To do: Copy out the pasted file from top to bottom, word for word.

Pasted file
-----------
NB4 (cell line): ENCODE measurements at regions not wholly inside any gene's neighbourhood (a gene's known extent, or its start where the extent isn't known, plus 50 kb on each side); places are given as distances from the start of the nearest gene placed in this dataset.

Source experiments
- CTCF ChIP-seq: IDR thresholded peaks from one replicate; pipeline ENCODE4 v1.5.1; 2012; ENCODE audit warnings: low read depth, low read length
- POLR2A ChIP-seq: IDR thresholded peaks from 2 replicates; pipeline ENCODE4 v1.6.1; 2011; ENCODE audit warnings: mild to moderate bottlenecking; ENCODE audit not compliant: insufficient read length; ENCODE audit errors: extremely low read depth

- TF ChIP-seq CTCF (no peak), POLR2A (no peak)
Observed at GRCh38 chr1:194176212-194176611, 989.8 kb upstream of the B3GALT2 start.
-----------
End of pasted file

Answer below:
NB4 (cell line): ENCODE measurements at regions not wholly inside any gene's neighbourhood (a gene's known extent, or its start where the extent isn't known, plus 50 kb on each side); places are given as distances from the start of the nearest gene placed in this dataset.

Source experiments
- CTCF ChIP-seq: IDR thresholded peaks from one replicate; pipeline ENCODE4 v1.5.1; 2012; ENCODE audit warnings: low read depth, low read length
- POLR2A ChIP-seq: IDR thresholded peaks from 2 replicates; pipeline ENCODE4 v1.6.1; 2011; ENCODE audit warnings: mild to moderate bottlenecking; ENCODE audit not compliant: insufficient read length; ENCODE audit errors: extremely low read depth

- TF ChIP-seq CTCF (no peak), POLR2A (no peak)
Observed at GRCh38 chr1:194176212-194176611, 989.8 kb upstream of the B3GALT2 start.